Pocket Reduction

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Pocket Reduction

Comprises Gingivectomy, osseous surgery or flap surgery. They are series of several surgeries aimed at gaining access to the roots of the teeth to remove bacteria and tartar (calculus). The deeper gum pockets are difficult to reach with the regular instruments. If left untreated the periodontal disease is progressive with massive bacterial colonization, causing bone loss, and can eventually lead to teeth falling out. The pocket reduction surgery is an attempt to gain access to the difficult to reach areas, remove the bacterial colonies, and attempt to alleviate the destructive cycle.


Reasons for Pocket reduction surgery - eliminate bacteria, smooth root surface, reduce inflammation and save teeth.

Reduce bacterial spread - Oral bacteria have been linked to serious conditions like diabetes, heart disease and stroke. Ten bacteria can travel via blood stream to other parts of the body and colonize. It is very important to decrease bacteria in the mouth to reduce the risk of secondary infection.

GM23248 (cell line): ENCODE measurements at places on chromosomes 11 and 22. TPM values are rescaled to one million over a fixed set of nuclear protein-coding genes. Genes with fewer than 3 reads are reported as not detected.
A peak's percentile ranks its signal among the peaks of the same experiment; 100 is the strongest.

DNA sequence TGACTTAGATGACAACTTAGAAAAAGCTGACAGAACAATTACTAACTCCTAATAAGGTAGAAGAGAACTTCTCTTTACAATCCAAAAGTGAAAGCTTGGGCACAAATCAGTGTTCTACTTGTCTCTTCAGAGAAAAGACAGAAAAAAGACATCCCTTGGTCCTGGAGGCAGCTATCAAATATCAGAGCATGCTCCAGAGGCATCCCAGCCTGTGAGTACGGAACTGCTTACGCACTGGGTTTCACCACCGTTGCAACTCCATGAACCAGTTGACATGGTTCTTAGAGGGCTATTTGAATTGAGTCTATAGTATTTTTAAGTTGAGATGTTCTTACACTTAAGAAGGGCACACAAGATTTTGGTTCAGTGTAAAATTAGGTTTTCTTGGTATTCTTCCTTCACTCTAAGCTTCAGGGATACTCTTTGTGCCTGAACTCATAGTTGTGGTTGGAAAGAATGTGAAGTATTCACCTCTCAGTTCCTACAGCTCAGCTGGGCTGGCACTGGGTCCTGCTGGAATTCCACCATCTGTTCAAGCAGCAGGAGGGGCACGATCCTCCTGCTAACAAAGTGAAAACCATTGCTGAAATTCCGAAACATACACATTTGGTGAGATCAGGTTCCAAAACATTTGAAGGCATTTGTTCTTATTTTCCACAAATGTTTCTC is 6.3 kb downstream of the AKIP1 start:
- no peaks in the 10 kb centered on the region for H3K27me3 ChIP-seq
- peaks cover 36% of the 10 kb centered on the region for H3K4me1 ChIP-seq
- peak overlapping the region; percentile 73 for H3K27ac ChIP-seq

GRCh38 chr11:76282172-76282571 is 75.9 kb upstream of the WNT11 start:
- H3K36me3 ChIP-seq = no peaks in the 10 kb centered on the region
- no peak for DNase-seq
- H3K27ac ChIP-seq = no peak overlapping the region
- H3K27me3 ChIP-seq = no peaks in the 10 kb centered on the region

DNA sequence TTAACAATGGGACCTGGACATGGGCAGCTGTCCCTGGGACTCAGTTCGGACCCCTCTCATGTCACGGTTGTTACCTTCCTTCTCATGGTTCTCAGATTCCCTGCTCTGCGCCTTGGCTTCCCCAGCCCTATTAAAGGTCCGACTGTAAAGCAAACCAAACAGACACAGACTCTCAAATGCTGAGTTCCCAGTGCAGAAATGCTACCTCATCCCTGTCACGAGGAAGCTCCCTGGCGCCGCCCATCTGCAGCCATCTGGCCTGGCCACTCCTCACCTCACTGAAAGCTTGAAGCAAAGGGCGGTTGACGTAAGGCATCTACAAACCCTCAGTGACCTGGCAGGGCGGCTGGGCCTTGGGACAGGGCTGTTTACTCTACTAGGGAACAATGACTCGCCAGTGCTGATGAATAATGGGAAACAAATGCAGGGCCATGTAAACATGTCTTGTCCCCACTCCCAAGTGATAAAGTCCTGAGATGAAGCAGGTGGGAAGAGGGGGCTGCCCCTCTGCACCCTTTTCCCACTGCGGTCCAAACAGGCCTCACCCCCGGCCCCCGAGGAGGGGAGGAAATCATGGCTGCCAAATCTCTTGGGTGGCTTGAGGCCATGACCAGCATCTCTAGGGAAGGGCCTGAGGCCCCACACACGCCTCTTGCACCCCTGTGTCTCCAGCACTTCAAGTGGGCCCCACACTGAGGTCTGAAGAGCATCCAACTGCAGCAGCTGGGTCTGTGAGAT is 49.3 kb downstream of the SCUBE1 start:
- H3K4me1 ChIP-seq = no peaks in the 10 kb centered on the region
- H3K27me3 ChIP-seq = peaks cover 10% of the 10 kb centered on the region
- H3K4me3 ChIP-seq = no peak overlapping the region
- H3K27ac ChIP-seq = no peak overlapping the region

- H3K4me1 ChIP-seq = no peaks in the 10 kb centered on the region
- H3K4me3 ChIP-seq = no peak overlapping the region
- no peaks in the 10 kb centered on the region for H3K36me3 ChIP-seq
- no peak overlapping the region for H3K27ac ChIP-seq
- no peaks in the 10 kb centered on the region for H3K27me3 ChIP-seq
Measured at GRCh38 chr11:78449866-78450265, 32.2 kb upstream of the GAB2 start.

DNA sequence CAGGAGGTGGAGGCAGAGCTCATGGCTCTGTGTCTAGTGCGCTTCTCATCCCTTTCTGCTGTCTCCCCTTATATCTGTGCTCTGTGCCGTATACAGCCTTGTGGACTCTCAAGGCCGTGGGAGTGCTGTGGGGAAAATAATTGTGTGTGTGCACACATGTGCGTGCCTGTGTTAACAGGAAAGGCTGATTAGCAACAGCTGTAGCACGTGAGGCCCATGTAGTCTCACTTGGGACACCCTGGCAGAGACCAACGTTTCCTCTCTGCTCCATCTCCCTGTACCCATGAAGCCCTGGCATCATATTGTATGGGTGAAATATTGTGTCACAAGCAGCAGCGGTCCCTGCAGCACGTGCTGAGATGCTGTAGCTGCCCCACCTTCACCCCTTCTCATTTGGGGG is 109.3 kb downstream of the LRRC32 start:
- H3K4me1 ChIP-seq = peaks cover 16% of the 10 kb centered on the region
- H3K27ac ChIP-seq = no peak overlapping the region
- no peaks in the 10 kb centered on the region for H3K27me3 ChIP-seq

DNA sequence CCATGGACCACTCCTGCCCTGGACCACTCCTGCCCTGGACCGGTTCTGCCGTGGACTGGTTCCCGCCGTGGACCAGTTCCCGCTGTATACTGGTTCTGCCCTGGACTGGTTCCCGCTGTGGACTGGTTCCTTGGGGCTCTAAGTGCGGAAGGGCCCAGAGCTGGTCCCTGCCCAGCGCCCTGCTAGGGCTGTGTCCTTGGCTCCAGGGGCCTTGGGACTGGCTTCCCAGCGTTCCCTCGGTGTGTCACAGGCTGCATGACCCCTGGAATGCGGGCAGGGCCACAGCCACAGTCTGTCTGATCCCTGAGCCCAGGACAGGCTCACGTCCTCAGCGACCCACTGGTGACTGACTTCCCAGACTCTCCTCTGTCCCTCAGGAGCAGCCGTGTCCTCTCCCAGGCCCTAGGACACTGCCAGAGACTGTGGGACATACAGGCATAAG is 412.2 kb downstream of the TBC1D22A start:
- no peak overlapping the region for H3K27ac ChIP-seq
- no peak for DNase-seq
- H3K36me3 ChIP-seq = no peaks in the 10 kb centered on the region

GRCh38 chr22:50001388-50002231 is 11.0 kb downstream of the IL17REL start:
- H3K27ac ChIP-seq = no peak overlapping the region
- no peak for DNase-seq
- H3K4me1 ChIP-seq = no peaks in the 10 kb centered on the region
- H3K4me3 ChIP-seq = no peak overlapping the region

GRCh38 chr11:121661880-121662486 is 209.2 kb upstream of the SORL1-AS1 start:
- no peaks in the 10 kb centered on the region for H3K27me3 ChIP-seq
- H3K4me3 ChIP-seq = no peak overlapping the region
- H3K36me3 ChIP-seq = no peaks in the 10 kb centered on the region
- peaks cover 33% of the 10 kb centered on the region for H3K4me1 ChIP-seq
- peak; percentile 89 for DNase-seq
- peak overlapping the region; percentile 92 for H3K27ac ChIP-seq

Halting bone loss - The chronic inflammation caused by the bacteria leads to bone loss. The teeth loose their rigid anchor and become mobile. These then may need extraction.

Facilitate home care - With the pocket reduction therapy the gums heal leaving healthy gum margins that are easier to clean with toothbrush and floss by the patient. Leaving the pockets untreated and deeper it becomes incredibly difficult to clean by the patient.

Enhancing the smile - Swollen gums are unattractive. In fact, smiles may be marred by unsightly brown gums, rotten teeth and ridge indentations. The pocket reduction therapy halts the progression and improves the aesthetic appearance.

Halitosis - improving the health of the gum by pocket reduction therapy stops and improves the halitosis or bad breath.

What does it involve - Before recommending the specialist with advise - x-ray examination, do a visual checkup to assess the prevailing condition of the teeth, gums and underlying bone.

After diagnosing and discussing with the patient local or general anesthesia is given depending on patient preference. Gums are gently pulled back, scaling and root plaining is done to clean the tartar. Bone is smoothened and antimicrobials applied if required. The gum is then sutured with tiny stitches that are left in place for 5-10 days. Though there will be some sensitivity felt immediately after there will be reduction in the pocket and an overall improvement